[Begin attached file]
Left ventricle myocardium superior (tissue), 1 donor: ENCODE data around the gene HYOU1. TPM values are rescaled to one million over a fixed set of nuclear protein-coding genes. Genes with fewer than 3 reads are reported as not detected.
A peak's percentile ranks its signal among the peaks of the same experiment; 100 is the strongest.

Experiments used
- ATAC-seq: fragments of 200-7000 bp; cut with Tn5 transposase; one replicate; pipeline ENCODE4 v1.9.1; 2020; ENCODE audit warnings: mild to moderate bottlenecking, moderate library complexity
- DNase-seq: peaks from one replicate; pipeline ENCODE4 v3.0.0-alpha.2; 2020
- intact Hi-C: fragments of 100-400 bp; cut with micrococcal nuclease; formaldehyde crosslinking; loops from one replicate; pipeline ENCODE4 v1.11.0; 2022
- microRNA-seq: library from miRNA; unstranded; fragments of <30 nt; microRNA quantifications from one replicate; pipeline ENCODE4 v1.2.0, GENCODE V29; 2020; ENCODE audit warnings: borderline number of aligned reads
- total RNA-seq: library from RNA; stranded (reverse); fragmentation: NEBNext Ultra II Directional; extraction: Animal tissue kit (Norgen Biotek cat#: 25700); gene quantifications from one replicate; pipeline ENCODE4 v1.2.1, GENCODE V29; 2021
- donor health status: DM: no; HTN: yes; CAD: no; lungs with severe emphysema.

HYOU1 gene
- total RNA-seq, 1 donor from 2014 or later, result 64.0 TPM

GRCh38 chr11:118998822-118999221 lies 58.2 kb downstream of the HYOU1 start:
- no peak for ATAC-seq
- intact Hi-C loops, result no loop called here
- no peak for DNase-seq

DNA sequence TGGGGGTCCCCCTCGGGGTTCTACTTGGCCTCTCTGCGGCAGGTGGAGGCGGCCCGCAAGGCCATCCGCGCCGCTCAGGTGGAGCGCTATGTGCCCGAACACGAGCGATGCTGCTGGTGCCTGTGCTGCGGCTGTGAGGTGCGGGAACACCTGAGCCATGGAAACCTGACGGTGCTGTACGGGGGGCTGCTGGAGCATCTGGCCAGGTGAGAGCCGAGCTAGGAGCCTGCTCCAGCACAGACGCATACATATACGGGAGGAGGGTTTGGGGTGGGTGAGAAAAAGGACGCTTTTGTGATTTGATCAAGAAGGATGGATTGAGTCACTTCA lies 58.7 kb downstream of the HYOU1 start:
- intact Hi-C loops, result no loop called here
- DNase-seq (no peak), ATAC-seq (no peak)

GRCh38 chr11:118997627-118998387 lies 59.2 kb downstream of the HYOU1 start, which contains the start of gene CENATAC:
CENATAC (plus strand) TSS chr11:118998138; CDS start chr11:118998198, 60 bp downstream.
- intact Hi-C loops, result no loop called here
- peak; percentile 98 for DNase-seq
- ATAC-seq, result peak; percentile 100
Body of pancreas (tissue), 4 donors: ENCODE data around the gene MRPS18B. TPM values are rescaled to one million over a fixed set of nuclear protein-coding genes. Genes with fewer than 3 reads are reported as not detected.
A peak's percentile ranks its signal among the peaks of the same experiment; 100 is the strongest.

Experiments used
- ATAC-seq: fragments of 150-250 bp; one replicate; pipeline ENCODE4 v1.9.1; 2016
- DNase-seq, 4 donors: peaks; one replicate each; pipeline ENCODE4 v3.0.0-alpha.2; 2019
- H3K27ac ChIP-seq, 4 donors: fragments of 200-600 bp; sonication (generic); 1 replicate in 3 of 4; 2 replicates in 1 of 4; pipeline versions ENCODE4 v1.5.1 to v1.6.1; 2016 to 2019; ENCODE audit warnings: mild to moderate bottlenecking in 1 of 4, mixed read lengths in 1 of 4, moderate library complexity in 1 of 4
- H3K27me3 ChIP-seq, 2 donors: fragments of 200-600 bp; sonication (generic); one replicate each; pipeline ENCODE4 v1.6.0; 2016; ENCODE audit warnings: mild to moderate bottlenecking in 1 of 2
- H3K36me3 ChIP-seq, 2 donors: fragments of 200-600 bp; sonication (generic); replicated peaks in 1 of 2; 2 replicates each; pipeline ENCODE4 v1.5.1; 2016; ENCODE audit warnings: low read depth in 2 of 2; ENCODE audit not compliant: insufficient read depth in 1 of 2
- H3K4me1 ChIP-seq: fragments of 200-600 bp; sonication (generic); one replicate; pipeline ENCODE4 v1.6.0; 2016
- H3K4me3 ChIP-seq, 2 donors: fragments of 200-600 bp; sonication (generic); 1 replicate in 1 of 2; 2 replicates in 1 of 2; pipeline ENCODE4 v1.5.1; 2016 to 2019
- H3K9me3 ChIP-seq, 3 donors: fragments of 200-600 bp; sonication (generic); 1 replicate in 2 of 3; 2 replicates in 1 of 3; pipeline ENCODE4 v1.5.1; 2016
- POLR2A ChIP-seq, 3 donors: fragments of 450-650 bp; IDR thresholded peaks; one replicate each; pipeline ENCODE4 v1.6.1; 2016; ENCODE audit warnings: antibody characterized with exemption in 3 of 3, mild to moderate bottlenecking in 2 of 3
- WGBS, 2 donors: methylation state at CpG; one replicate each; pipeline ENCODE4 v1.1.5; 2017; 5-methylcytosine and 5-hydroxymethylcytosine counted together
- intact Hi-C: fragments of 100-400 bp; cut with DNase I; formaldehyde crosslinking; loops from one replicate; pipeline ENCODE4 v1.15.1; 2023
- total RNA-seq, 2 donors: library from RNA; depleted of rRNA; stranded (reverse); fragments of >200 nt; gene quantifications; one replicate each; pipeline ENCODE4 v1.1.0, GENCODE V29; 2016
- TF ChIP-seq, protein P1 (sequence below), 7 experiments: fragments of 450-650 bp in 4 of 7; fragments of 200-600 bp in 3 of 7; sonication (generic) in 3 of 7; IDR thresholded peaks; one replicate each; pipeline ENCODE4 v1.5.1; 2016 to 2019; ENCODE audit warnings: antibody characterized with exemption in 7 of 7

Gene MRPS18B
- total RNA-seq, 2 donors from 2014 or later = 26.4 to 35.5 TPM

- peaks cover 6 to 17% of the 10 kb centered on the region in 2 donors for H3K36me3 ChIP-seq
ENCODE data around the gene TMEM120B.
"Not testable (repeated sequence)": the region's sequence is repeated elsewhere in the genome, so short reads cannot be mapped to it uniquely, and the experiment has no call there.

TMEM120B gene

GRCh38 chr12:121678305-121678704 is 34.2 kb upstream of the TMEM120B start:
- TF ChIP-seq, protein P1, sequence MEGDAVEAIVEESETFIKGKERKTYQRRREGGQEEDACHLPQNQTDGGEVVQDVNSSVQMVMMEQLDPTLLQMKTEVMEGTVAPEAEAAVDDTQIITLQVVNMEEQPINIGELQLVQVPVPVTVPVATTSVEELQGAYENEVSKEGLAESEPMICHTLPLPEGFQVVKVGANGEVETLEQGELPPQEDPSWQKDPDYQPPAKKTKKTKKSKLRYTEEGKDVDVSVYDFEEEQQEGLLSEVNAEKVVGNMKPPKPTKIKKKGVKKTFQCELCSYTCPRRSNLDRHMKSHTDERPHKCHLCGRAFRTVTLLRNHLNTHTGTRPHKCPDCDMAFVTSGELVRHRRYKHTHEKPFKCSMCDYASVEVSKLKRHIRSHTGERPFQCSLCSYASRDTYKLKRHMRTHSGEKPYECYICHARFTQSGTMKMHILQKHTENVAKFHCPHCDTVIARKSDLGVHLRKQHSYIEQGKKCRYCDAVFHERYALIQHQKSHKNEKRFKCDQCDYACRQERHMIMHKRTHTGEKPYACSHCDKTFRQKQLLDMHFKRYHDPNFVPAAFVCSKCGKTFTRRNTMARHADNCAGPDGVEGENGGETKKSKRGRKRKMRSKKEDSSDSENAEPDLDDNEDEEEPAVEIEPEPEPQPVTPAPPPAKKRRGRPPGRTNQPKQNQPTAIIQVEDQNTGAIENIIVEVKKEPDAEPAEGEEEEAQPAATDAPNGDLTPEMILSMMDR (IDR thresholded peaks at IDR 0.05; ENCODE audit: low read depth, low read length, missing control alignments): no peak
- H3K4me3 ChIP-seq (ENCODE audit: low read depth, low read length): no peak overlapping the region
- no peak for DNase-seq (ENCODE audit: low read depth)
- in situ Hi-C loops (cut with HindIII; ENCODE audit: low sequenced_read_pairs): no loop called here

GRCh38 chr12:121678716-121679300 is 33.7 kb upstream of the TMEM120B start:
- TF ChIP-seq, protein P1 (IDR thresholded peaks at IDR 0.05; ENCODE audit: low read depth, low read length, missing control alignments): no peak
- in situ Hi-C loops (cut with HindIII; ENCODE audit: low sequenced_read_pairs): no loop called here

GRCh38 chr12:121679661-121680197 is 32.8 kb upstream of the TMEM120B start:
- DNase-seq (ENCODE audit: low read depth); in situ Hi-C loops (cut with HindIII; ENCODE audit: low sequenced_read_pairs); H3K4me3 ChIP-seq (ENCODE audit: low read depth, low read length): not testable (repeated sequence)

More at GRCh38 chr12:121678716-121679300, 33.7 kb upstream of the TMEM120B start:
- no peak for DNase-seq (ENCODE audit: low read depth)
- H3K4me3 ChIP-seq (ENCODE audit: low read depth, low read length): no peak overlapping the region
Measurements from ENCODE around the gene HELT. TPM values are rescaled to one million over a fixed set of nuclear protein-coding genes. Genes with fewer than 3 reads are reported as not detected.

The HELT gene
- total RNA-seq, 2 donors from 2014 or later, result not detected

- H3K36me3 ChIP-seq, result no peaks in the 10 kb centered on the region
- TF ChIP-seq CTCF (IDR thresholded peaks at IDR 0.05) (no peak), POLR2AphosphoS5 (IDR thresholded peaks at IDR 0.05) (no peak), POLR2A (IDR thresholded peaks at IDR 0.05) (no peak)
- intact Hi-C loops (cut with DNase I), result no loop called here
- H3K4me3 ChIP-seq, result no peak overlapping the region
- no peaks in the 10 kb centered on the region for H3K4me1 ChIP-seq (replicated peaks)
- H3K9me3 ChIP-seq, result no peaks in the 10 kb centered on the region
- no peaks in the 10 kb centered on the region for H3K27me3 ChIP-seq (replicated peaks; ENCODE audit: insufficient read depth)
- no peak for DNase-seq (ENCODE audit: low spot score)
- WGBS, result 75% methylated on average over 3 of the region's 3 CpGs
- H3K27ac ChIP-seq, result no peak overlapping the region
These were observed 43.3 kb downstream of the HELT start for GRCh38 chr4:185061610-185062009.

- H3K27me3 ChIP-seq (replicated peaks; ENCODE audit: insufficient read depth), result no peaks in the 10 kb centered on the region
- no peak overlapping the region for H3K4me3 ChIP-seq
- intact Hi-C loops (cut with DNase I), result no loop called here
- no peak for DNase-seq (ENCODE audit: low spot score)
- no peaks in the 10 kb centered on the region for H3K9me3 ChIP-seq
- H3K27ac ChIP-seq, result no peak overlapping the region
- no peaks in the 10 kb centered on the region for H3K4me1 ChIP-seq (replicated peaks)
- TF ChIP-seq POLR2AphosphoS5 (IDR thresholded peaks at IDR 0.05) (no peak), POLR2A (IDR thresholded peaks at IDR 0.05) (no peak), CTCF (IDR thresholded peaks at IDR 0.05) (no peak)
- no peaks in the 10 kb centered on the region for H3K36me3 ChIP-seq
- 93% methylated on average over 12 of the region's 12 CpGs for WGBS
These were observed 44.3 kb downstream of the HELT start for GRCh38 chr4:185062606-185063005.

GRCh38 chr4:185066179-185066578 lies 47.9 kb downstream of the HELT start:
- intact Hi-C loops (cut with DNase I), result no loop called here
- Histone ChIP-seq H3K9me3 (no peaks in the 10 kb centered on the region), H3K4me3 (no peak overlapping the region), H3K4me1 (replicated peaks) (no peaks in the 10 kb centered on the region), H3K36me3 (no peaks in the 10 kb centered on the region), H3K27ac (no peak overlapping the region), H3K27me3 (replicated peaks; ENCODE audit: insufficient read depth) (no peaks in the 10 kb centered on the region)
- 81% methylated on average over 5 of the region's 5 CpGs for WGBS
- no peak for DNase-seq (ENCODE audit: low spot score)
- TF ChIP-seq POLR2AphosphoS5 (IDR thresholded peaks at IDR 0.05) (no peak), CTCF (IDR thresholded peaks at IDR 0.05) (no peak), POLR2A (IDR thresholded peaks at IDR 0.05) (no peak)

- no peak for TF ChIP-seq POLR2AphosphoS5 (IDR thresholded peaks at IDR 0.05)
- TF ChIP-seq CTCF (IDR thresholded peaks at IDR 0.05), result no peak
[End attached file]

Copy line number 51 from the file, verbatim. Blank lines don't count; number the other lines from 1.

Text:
GRCh38 chr12:121678716-121679300 is 33.7 kb upstream of the TMEM120B start: